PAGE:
"It's disappointing that the company does not say it directly, but we have learned from people who work there and leak information. We live under great uncertainty," he said.
The residents of the neighboring communities of Asunción Mita, that gathered at the meeting at the local parish, affirmed that for them the best thing is for the Canadian consortium to go back where it came from.
"What we want is for the mine to leave the community, because of the health problems we already noticed," said one participant, who preferred not to identify herself for fear of retaliation against those who oppose the mine.
These health problems would have their origin in the contamination of water sources, because, although the company is not yet extracting precious metals, it is removing thermal waters from the tunnels, with high arsenic contents.
"They do not care about anything that happens in our villages, they are only interested in taking the gold and silver and to have more millions (of dollars) than they already have," he said.
According to estimates presented by Bluestone, the deposit could produce 1.24 million ounces of gold and 4.47 million ounces of silver.
The price of gold has varied significantly in the last decade, and went from $ 600 in 2006 to $1,250 in 2016, according to the report Strategies for the Defense of the Environment and Human Rights against the Impacts of Mining Extraction in Central America, published last February by the Central American Alliance against Mining (ACAFREMIN).
However, despite the high expectations, the company (Goldcorp) announced a "temporary suspension" in 2013 due to thermal waters that caused flooding in the tunnels.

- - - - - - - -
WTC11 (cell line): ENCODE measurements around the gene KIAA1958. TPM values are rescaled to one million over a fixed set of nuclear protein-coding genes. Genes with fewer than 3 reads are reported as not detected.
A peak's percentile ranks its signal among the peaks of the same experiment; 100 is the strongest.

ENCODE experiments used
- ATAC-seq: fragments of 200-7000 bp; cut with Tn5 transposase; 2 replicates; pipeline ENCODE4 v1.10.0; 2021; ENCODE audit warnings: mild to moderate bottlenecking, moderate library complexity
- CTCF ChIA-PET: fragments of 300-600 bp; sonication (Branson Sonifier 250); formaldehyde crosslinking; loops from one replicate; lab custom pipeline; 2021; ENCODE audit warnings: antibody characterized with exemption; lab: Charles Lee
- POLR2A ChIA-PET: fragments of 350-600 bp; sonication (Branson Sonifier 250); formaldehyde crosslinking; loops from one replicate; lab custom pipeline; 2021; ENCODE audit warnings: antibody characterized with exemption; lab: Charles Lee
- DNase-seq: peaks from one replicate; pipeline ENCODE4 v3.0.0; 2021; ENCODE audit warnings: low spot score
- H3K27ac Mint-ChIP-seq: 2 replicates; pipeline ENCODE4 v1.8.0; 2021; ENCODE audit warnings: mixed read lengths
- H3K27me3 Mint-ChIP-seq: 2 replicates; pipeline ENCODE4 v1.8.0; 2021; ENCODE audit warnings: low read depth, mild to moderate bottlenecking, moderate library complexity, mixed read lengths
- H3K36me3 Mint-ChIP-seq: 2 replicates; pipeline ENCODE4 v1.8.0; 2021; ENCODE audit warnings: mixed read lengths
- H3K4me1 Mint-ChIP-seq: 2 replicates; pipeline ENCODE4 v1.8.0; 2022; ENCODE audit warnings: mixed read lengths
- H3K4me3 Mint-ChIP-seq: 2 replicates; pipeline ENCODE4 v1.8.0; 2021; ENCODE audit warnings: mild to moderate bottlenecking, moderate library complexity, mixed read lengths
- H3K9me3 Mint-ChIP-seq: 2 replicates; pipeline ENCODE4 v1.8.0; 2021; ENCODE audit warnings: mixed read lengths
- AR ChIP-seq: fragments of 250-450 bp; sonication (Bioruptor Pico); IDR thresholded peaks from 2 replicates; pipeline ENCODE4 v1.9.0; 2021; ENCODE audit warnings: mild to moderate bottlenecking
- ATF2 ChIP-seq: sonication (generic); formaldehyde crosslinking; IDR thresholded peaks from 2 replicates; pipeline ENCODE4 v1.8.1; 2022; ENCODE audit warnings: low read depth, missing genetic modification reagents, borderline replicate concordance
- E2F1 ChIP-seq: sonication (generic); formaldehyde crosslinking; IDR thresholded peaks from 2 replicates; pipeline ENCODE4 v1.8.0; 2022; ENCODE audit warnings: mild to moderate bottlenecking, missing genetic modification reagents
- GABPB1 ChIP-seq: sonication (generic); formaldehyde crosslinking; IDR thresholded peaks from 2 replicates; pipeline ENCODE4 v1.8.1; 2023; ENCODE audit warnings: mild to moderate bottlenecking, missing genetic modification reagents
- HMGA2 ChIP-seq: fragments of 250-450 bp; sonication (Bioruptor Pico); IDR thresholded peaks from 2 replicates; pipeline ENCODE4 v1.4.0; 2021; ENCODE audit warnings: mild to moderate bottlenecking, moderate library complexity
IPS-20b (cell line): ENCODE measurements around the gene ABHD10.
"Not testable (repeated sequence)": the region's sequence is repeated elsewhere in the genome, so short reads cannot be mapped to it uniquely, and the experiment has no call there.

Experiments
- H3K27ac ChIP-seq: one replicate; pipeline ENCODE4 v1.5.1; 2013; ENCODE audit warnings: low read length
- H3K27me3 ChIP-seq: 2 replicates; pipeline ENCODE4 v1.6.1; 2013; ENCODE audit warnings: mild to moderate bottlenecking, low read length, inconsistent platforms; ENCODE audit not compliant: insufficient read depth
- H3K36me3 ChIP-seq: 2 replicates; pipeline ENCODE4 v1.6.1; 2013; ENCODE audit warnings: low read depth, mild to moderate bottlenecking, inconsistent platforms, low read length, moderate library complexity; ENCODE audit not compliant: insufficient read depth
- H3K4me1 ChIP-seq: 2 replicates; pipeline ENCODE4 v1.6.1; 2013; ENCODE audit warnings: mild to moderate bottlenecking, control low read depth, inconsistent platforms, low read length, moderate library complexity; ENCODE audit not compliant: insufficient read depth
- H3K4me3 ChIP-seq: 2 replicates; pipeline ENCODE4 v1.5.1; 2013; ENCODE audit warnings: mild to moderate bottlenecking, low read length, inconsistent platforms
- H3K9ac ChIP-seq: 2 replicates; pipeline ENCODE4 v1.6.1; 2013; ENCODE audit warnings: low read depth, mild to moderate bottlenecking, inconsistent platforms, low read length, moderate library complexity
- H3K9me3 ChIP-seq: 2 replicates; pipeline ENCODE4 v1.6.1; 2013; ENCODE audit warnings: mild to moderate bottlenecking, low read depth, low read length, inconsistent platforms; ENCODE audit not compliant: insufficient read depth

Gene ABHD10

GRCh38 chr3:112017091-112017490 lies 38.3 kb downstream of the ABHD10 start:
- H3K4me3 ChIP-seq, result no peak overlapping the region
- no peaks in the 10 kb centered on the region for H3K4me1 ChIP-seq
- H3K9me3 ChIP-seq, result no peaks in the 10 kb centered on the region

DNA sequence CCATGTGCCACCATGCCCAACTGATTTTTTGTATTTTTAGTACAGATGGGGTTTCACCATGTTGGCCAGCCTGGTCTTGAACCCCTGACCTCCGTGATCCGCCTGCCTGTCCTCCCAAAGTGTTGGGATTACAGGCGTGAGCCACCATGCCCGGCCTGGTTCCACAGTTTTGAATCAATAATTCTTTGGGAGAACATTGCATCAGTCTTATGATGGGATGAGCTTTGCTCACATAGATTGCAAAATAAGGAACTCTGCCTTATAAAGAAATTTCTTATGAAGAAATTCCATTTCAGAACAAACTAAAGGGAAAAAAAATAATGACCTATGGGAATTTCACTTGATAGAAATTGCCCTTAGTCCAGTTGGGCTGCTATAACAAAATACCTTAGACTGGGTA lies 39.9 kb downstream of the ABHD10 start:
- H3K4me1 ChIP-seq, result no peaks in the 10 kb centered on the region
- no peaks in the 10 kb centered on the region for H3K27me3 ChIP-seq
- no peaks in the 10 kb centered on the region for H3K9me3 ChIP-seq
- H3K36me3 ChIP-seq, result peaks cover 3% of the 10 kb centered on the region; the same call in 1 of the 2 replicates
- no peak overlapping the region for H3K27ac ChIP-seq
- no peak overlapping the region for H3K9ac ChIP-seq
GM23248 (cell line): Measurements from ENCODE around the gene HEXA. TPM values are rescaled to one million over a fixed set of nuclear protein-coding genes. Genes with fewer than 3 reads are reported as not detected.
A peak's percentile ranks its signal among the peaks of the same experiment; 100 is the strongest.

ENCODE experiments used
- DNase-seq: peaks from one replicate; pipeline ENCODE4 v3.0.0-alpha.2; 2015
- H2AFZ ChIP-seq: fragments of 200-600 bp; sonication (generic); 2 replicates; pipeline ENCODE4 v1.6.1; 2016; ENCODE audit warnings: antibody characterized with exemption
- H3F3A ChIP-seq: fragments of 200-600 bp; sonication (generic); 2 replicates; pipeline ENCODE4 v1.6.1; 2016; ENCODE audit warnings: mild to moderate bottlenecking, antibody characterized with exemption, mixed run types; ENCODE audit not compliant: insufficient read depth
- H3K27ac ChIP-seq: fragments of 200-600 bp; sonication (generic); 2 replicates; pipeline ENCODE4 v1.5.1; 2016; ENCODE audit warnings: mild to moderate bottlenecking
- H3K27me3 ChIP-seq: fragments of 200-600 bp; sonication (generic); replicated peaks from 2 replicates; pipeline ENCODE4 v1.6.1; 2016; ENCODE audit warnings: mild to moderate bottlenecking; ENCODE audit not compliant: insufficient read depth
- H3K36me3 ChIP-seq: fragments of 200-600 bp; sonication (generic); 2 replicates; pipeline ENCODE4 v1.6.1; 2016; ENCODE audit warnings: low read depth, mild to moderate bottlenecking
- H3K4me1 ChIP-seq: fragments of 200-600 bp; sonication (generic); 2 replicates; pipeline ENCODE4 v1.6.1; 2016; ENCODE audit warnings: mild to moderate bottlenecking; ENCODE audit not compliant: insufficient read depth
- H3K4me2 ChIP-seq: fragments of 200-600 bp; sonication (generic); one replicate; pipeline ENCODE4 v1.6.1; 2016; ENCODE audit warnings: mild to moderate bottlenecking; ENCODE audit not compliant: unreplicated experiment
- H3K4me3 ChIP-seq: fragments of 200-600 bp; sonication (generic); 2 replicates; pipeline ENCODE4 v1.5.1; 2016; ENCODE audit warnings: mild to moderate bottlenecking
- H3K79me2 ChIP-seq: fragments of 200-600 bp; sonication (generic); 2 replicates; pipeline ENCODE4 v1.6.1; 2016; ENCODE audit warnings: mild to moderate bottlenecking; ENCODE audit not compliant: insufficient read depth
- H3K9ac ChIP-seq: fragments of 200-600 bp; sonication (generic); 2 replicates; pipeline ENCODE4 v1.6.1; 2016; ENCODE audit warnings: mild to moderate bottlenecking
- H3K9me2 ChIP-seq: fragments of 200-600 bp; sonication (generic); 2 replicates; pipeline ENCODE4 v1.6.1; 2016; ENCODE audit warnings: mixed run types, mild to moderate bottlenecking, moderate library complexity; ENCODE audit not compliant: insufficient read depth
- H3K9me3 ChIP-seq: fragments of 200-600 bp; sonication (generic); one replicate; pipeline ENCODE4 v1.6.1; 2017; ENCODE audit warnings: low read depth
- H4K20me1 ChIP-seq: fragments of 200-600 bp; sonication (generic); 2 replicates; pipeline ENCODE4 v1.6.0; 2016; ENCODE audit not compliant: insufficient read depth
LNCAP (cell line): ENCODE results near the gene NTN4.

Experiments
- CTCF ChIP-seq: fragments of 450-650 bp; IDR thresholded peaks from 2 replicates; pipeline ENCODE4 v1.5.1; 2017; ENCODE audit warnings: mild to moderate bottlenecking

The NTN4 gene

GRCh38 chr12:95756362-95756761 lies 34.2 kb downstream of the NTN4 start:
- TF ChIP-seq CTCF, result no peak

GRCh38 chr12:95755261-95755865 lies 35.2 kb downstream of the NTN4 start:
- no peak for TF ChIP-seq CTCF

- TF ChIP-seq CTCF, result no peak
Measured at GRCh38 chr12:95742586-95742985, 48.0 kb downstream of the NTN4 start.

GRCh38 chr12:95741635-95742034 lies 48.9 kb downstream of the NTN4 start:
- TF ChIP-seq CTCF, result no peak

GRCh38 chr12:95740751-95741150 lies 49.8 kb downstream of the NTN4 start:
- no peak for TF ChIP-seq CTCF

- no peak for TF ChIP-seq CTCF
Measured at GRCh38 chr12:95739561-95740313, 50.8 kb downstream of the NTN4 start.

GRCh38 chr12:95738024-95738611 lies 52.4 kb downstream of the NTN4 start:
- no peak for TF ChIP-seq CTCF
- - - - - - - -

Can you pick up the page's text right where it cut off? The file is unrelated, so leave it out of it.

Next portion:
For a few dollars more
Abel Antonio Díaz is a 52-year-old Xinca indigenous man, he has lives 23 years in Cerro Blanco, a community of about 700 people, where the main gold and silver deposits are located.
According to his calculations, 40% of that population is Xinca, an ethnic group not connected to the Mayan tree predominant in the country.
Nationally, more than 60% of the Guatemalan population is of indigenous origin.
He recalled how the company arrived for the first time and how from the beginning the company turned to the well-known strategy of offering "development" projects not only in Cerro Blanco but also in other neighboring towns.
They financed the construction of schools or health units, as well as paving roads, among other works. With this strategy, the company won over the residents of Cerro Blanco, in addition to offering jobs.
Díaz says he is probably the only person in Cerro Blanco who has remained against the mining company's operations, even though he has been threatened several times.
"In 2010, there were death threats, and I was told there was a list of three people who were going to disappear, and I was told: Abelito, be careful, because you already are already in their sights, they will make you disappear at any moment", he said.
The fight against mining has generated, in effect, persecution and violence against activists, not only in Guatemala, but in the Central American region and other parts of the world where that industry has arrived.
Guatemala reported 22 environmental and land defenders killed between 2006 and 2014; El Salvador, four; Nicaragua, three, and Honduras suffered the worst part, with 119, according to the study of ACAFREMIN cited above.
* Translated by: Pedro Cabezas